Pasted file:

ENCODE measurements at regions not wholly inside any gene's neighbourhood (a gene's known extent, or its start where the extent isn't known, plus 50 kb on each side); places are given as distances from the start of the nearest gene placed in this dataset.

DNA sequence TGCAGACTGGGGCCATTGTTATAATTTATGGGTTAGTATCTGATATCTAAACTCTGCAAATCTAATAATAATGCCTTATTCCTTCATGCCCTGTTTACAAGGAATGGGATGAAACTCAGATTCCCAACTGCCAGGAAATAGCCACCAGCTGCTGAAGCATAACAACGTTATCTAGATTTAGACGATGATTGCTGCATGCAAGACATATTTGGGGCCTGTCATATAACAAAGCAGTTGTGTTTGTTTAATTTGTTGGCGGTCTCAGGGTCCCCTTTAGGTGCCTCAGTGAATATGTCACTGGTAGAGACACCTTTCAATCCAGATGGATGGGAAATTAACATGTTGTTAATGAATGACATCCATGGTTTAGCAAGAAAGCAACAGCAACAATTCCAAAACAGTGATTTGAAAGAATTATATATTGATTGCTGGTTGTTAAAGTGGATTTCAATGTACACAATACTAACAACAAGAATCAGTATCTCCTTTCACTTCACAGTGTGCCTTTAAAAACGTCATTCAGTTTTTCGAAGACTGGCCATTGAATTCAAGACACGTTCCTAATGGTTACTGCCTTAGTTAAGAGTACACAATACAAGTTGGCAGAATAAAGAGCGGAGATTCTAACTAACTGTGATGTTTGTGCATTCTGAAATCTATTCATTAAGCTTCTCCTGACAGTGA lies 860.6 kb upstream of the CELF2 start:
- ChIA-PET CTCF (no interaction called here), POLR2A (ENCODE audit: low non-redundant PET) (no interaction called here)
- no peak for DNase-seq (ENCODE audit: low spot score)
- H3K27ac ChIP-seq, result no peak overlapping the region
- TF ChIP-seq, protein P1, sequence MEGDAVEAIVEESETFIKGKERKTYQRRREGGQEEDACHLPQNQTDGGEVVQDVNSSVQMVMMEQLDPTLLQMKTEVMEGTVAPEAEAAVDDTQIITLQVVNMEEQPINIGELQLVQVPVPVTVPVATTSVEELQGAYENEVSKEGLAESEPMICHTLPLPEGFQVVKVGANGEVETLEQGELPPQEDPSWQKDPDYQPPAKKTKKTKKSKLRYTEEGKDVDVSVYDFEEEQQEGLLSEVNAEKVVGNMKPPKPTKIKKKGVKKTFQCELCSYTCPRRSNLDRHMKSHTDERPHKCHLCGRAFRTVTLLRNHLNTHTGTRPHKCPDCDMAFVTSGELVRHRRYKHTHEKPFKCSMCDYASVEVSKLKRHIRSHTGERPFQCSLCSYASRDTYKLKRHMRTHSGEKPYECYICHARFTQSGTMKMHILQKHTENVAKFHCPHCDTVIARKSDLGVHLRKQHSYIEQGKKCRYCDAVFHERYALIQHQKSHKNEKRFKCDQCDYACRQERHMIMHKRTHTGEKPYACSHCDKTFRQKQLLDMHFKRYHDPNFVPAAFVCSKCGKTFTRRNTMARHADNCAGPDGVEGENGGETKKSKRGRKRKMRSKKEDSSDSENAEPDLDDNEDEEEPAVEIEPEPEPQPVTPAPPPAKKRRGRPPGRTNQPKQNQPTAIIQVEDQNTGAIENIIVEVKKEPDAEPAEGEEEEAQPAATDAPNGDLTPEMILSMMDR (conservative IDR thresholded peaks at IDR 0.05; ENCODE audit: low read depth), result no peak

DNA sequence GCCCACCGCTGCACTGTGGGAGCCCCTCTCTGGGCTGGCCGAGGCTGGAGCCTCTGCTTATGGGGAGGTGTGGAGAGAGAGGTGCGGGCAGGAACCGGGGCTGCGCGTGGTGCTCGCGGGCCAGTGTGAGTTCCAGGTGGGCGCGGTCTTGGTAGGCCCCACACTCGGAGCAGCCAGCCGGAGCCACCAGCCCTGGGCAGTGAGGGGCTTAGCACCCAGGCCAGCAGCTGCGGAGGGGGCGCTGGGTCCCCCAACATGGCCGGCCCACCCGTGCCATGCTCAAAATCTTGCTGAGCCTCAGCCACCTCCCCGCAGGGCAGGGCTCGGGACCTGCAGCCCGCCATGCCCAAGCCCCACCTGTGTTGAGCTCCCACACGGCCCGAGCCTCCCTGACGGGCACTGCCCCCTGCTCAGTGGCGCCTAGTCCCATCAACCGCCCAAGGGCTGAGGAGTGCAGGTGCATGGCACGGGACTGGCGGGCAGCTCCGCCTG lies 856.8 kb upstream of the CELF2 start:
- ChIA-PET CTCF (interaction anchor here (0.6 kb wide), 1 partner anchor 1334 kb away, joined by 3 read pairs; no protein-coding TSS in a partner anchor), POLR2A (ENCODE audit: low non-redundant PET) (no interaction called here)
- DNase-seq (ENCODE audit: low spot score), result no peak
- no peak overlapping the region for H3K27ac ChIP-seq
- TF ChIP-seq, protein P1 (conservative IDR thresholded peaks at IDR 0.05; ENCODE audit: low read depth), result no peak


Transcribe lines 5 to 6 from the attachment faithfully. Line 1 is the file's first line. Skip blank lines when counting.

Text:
- H3K27ac ChIP-seq, result no peak overlapping the region
- TF ChIP-seq, protein P1, sequence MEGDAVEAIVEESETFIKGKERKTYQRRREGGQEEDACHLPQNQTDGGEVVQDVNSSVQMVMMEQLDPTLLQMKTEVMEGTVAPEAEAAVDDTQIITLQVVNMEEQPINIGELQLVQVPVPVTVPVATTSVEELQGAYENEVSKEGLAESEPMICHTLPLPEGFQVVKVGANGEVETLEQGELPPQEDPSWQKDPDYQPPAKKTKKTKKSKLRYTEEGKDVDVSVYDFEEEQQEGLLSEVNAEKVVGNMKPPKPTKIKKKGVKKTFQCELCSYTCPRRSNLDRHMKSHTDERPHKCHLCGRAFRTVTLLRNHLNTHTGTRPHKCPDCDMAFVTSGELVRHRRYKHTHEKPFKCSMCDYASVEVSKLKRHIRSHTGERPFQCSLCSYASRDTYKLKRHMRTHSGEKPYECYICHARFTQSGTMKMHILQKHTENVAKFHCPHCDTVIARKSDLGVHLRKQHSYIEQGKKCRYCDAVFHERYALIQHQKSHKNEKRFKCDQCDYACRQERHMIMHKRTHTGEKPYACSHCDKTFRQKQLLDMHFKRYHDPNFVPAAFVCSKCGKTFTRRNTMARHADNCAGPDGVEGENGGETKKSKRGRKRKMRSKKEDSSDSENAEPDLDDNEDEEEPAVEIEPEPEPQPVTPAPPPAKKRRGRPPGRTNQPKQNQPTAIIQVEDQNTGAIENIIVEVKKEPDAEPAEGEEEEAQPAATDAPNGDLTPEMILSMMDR (conservative IDR thresholded peaks at IDR 0.05; ENCODE audit: low read depth), result no peak